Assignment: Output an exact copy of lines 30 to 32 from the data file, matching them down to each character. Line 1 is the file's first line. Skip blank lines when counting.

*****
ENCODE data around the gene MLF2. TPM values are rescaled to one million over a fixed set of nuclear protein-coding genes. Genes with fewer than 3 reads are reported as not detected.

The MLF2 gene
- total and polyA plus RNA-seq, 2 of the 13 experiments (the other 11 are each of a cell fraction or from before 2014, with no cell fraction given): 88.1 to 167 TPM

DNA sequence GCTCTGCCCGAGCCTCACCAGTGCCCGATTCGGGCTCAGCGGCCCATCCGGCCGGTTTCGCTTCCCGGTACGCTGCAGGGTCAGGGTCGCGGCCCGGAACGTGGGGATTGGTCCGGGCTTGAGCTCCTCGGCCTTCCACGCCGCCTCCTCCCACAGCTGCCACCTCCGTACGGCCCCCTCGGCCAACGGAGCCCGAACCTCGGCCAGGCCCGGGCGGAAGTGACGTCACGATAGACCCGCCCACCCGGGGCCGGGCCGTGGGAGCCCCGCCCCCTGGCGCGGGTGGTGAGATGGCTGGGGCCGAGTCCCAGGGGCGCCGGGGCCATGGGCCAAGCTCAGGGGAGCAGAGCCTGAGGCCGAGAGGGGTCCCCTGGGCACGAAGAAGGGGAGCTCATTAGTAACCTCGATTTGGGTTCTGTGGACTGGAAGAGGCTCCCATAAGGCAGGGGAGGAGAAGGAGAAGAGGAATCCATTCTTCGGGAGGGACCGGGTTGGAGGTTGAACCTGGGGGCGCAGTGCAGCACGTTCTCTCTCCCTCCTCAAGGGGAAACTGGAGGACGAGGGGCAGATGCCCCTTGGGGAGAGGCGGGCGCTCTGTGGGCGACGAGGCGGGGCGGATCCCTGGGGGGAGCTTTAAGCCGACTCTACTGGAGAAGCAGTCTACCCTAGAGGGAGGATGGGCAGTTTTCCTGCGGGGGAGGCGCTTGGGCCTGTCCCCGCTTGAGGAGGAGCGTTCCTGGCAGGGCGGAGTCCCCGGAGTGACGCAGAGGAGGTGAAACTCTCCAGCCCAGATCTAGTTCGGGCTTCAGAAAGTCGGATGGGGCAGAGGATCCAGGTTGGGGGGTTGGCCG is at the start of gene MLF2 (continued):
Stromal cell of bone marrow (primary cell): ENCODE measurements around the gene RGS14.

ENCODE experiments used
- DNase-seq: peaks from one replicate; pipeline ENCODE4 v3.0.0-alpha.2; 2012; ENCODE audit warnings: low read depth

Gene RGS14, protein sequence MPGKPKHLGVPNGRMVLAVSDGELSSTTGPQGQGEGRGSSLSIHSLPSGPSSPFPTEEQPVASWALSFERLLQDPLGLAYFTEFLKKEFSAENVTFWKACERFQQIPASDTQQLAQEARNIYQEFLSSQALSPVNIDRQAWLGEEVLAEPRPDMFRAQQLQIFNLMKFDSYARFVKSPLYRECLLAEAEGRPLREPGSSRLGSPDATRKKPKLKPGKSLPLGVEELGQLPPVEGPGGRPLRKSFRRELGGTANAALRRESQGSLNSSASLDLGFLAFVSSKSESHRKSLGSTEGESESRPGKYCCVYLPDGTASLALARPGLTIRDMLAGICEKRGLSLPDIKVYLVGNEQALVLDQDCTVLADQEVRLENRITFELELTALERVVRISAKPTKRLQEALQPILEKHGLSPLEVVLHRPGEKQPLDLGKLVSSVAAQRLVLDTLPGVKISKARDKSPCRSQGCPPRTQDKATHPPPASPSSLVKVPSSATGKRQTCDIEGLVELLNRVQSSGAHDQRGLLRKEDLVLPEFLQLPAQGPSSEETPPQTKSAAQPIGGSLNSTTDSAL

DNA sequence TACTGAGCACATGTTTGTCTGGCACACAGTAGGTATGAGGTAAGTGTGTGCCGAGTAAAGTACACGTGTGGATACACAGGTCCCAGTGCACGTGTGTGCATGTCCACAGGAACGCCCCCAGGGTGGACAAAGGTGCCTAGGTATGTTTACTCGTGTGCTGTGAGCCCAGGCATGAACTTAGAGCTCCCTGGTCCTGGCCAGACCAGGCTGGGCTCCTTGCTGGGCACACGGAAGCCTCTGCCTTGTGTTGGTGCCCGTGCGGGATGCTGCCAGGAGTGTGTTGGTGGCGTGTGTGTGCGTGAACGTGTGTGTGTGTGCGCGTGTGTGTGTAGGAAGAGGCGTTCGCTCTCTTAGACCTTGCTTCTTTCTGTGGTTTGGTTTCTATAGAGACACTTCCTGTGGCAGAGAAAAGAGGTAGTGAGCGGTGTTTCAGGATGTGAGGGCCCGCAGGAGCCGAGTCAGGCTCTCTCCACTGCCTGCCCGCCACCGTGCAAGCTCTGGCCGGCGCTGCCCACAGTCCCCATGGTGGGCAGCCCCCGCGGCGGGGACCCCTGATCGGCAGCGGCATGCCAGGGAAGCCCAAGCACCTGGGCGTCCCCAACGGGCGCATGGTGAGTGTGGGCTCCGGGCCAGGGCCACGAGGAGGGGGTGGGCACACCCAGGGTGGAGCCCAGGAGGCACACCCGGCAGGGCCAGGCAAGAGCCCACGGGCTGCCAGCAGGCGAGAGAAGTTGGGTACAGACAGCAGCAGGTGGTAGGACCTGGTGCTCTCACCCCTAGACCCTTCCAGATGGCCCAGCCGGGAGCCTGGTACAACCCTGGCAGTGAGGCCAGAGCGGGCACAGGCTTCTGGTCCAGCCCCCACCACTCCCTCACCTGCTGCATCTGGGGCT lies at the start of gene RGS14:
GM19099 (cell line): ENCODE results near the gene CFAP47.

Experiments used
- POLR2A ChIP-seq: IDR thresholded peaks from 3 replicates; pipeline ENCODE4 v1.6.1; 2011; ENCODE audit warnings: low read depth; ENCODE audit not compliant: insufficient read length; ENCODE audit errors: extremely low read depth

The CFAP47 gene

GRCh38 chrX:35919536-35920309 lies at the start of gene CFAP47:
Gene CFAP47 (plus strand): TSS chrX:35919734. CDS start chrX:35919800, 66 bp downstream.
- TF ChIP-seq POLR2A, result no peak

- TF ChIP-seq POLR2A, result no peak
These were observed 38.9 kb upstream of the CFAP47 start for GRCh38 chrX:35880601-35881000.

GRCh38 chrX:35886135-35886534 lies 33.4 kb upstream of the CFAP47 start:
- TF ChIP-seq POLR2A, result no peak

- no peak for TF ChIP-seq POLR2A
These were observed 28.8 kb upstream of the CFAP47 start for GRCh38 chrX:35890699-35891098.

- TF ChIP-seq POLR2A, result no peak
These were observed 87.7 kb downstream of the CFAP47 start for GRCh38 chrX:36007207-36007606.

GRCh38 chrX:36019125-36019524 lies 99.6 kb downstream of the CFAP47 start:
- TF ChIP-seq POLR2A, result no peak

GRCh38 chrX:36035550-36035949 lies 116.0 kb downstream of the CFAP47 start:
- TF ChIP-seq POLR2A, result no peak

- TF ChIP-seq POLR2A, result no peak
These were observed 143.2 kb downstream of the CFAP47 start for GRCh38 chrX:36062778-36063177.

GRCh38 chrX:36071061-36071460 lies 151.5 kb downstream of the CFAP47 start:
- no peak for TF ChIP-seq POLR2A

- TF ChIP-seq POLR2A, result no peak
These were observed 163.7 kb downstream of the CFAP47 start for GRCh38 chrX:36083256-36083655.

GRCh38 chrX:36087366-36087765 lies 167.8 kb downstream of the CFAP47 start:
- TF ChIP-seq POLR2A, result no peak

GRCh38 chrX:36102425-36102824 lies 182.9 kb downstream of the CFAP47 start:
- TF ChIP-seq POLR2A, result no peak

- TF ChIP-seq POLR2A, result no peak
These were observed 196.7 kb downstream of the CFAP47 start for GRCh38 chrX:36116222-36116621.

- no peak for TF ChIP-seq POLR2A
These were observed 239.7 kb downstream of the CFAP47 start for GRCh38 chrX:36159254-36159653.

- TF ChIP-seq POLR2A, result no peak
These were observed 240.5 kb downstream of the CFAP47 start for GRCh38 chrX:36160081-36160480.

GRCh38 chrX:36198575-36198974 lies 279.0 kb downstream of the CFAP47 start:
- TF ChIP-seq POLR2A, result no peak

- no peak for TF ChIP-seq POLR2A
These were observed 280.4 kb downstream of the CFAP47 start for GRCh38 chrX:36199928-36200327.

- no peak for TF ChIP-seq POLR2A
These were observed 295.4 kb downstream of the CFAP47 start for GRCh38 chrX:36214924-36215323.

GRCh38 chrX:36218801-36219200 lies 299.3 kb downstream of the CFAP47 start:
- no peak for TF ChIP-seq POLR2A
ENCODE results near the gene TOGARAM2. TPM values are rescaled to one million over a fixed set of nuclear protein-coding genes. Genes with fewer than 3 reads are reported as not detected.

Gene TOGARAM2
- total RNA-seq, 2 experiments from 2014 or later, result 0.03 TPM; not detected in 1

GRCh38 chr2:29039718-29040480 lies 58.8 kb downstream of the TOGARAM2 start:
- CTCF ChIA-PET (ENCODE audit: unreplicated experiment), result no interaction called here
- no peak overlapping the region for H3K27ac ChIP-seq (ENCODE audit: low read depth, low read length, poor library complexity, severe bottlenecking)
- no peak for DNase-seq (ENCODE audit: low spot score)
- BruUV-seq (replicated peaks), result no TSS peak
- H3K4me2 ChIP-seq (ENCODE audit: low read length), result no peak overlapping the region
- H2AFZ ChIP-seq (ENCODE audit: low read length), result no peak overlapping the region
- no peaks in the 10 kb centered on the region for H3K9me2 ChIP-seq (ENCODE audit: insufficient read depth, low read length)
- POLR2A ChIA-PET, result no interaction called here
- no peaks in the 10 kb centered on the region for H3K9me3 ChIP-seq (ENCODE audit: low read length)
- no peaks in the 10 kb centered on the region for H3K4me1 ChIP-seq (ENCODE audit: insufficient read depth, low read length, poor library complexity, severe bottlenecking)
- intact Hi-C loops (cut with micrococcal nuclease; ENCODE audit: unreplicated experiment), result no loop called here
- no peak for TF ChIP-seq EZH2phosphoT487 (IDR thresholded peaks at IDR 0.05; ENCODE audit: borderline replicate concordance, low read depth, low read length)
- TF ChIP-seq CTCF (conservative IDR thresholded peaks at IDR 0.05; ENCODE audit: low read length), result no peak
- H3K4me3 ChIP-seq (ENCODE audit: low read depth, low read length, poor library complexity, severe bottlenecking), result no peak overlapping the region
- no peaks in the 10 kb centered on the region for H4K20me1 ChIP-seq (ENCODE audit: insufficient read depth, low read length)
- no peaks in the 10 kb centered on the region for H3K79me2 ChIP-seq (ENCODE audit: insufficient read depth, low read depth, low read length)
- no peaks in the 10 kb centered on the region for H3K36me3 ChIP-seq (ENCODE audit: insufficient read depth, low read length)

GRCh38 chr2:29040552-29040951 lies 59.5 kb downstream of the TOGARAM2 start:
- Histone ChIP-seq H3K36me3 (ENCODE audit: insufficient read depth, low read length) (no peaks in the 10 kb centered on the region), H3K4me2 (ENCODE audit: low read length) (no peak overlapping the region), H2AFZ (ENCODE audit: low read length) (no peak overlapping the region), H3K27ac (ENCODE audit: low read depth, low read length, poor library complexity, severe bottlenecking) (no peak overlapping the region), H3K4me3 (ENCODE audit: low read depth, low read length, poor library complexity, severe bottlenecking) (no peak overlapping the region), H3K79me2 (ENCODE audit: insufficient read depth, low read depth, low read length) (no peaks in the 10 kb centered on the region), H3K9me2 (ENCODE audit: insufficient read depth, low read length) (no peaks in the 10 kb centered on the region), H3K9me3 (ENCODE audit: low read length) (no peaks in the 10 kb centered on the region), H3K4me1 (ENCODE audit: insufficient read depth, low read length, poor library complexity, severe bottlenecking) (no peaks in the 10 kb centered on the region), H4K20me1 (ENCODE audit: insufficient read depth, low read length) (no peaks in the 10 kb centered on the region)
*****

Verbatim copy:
These were observed 143.2 kb downstream of the CFAP47 start for GRCh38 chrX:36062778-36063177.

GRCh38 chrX:36071061-36071460 lies 151.5 kb downstream of the CFAP47 start:
- no peak for TF ChIP-seq POLR2A